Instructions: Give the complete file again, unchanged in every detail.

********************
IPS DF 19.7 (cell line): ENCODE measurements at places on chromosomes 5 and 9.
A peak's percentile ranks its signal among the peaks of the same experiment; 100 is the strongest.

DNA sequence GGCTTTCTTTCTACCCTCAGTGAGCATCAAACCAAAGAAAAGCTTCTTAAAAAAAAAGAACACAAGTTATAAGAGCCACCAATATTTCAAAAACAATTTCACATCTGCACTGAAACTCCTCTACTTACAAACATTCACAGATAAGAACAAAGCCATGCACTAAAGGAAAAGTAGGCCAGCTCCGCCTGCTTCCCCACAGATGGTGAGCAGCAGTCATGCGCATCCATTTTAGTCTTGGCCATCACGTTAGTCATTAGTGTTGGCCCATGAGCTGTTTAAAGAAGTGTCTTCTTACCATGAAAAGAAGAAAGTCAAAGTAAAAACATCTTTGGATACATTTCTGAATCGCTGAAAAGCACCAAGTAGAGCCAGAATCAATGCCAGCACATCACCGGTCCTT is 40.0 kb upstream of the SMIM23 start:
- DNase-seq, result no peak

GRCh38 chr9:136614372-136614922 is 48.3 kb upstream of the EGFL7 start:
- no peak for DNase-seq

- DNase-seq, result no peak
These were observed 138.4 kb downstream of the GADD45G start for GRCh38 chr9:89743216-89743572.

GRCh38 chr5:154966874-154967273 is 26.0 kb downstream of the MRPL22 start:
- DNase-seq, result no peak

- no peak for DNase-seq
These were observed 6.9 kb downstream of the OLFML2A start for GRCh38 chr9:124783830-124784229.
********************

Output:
IPS DF 19.7 (cell line): ENCODE measurements at places on chromosomes 5 and 9.
A peak's percentile ranks its signal among the peaks of the same experiment; 100 is the strongest.

DNA sequence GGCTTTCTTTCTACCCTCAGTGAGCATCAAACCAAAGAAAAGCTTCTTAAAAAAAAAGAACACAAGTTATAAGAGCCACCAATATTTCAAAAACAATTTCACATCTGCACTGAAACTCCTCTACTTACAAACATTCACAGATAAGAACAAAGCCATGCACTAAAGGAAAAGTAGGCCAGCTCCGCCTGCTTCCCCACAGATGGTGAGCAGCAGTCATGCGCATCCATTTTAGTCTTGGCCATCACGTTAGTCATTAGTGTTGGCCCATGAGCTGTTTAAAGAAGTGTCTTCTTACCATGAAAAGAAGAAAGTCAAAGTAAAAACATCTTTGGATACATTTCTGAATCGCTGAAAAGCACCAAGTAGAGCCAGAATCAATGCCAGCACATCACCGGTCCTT is 40.0 kb upstream of the SMIM23 start:
- DNase-seq, result no peak

GRCh38 chr9:136614372-136614922 is 48.3 kb upstream of the EGFL7 start:
- no peak for DNase-seq

- DNase-seq, result no peak
These were observed 138.4 kb downstream of the GADD45G start for GRCh38 chr9:89743216-89743572.

GRCh38 chr5:154966874-154967273 is 26.0 kb downstream of the MRPL22 start:
- DNase-seq, result no peak

- no peak for DNase-seq
These were observed 6.9 kb downstream of the OLFML2A start for GRCh38 chr9:124783830-124784229.